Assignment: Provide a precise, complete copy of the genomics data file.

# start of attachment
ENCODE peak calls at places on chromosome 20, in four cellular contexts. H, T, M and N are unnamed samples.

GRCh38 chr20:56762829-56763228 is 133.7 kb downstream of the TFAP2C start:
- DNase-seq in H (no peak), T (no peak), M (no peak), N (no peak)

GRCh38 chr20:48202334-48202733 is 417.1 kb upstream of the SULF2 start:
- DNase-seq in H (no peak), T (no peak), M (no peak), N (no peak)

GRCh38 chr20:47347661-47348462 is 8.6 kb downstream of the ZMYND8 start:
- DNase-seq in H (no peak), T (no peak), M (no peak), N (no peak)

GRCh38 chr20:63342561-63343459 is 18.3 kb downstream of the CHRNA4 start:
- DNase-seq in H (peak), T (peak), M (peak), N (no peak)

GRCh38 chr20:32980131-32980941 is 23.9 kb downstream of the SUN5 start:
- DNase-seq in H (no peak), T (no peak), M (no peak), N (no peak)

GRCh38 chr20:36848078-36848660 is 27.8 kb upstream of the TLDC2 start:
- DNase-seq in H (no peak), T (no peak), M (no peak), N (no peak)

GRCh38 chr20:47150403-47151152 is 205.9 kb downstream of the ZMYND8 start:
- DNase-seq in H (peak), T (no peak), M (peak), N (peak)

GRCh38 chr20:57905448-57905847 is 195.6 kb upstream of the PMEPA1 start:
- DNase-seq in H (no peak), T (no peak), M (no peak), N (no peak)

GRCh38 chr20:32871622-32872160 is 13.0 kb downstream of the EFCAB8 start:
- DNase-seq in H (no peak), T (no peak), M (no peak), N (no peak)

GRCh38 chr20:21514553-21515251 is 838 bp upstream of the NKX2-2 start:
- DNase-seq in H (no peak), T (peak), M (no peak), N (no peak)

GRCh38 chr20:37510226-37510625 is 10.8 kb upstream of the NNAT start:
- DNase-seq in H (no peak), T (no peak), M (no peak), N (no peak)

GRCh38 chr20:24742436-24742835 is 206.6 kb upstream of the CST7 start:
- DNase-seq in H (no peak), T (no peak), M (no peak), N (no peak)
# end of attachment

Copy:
ENCODE peak calls at places on chromosome 20, in four cellular contexts. H, T, M and N are unnamed samples.

GRCh38 chr20:56762829-56763228 is 133.7 kb downstream of the TFAP2C start:
- DNase-seq in H (no peak), T (no peak), M (no peak), N (no peak)

GRCh38 chr20:48202334-48202733 is 417.1 kb upstream of the SULF2 start:
- DNase-seq in H (no peak), T (no peak), M (no peak), N (no peak)

GRCh38 chr20:47347661-47348462 is 8.6 kb downstream of the ZMYND8 start:
- DNase-seq in H (no peak), T (no peak), M (no peak), N (no peak)

GRCh38 chr20:63342561-63343459 is 18.3 kb downstream of the CHRNA4 start:
- DNase-seq in H (peak), T (peak), M (peak), N (no peak)

GRCh38 chr20:32980131-32980941 is 23.9 kb downstream of the SUN5 start:
- DNase-seq in H (no peak), T (no peak), M (no peak), N (no peak)

GRCh38 chr20:36848078-36848660 is 27.8 kb upstream of the TLDC2 start:
- DNase-seq in H (no peak), T (no peak), M (no peak), N (no peak)

GRCh38 chr20:47150403-47151152 is 205.9 kb downstream of the ZMYND8 start:
- DNase-seq in H (peak), T (no peak), M (peak), N (peak)

GRCh38 chr20:57905448-57905847 is 195.6 kb upstream of the PMEPA1 start:
- DNase-seq in H (no peak), T (no peak), M (no peak), N (no peak)

GRCh38 chr20:32871622-32872160 is 13.0 kb downstream of the EFCAB8 start:
- DNase-seq in H (no peak), T (no peak), M (no peak), N (no peak)

GRCh38 chr20:21514553-21515251 is 838 bp upstream of the NKX2-2 start:
- DNase-seq in H (no peak), T (peak), M (no peak), N (no peak)

GRCh38 chr20:37510226-37510625 is 10.8 kb upstream of the NNAT start:
- DNase-seq in H (no peak), T (no peak), M (no peak), N (no peak)

GRCh38 chr20:24742436-24742835 is 206.6 kb upstream of the CST7 start:
- DNase-seq in H (no peak), T (no peak), M (no peak), N (no peak)